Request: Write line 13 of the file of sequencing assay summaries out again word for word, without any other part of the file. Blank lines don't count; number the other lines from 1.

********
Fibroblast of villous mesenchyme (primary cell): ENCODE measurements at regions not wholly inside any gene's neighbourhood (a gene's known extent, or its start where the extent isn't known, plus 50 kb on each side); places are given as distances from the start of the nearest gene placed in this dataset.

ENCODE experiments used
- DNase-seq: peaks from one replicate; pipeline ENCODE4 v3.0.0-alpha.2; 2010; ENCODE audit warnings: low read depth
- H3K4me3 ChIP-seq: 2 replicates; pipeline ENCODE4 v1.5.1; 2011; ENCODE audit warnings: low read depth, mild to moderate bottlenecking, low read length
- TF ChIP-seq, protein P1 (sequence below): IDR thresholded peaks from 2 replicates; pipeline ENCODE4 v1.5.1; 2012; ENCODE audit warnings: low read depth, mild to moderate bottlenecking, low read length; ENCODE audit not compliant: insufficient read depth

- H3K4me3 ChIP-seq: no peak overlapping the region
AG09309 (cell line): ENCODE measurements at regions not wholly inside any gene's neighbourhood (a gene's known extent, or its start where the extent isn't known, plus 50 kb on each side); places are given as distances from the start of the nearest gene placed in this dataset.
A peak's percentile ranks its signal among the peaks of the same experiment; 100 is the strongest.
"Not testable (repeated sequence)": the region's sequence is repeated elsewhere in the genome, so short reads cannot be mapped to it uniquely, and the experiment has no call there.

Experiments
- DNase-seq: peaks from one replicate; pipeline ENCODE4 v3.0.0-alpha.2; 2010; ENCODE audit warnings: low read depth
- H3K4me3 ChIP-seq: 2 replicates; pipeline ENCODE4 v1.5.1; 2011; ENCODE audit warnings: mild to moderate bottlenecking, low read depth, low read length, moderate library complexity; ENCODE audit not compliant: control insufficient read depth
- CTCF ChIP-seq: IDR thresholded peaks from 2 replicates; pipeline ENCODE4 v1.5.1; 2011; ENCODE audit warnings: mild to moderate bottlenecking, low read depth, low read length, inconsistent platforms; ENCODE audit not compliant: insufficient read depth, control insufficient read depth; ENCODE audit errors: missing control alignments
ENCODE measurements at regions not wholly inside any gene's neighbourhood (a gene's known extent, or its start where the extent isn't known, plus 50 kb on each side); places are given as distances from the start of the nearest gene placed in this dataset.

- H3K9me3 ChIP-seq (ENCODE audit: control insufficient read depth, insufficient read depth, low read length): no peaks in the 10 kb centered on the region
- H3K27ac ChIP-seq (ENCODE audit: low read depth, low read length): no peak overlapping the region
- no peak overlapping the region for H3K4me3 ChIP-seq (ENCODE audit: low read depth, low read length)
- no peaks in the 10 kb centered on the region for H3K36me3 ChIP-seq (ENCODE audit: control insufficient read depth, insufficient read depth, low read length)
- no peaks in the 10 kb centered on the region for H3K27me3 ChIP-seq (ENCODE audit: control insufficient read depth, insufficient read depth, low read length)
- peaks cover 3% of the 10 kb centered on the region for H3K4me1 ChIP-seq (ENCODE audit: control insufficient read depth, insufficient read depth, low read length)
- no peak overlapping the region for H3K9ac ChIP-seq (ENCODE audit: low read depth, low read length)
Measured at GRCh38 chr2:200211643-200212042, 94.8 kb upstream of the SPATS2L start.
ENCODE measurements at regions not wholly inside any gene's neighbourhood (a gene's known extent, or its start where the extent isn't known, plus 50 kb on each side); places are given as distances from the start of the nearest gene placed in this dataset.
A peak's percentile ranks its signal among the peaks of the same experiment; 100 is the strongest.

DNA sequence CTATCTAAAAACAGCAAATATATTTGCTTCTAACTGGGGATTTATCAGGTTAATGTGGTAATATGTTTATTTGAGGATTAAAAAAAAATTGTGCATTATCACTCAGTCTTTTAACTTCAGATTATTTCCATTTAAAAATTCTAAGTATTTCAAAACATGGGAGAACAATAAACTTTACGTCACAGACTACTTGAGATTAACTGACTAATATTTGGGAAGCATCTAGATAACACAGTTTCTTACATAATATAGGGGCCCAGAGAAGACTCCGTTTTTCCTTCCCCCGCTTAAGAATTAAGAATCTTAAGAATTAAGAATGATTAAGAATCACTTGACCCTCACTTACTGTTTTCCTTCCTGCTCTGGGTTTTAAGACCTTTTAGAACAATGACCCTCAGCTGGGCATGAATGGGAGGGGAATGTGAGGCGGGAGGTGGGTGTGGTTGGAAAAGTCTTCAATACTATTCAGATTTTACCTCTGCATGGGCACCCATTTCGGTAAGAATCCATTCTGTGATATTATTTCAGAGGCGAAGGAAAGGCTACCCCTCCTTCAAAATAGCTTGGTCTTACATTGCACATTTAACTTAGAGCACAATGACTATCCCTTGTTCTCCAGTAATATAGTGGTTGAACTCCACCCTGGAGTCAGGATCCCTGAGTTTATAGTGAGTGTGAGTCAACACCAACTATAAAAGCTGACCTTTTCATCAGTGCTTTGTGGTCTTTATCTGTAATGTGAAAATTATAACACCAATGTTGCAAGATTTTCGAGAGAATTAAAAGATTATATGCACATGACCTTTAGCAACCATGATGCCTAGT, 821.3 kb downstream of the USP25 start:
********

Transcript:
- CTCF ChIP-seq: IDR thresholded peaks from 2 replicates; pipeline ENCODE4 v1.5.1; 2011; ENCODE audit warnings: mild to moderate bottlenecking, low read depth, low read length, inconsistent platforms; ENCODE audit not compliant: insufficient read depth, control insufficient read depth; ENCODE audit errors: missing control alignments